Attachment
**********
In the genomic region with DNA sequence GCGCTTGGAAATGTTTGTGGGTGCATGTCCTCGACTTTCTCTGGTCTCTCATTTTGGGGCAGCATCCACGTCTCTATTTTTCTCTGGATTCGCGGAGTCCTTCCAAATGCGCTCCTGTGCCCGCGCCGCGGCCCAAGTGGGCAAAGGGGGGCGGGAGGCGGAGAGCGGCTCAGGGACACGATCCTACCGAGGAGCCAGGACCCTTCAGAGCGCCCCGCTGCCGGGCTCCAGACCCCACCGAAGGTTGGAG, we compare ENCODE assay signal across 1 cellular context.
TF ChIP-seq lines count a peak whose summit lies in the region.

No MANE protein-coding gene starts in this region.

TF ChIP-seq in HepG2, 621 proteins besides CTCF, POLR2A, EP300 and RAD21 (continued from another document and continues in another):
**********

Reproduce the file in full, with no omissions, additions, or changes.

In the genomic region with DNA sequence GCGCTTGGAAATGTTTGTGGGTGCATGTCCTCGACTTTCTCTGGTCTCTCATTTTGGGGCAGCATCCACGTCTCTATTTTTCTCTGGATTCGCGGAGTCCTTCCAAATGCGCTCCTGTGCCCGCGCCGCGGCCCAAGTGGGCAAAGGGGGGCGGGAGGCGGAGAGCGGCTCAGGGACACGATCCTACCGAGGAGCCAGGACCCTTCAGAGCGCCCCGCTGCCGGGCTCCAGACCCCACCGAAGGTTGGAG, we compare ENCODE assay signal across 1 cellular context.
TF ChIP-seq lines count a peak whose summit lies in the region.

No MANE protein-coding gene starts in this region.

TF ChIP-seq in HepG2, 621 proteins besides CTCF, POLR2A, EP300 and RAD21 (continued from another document and continues in another):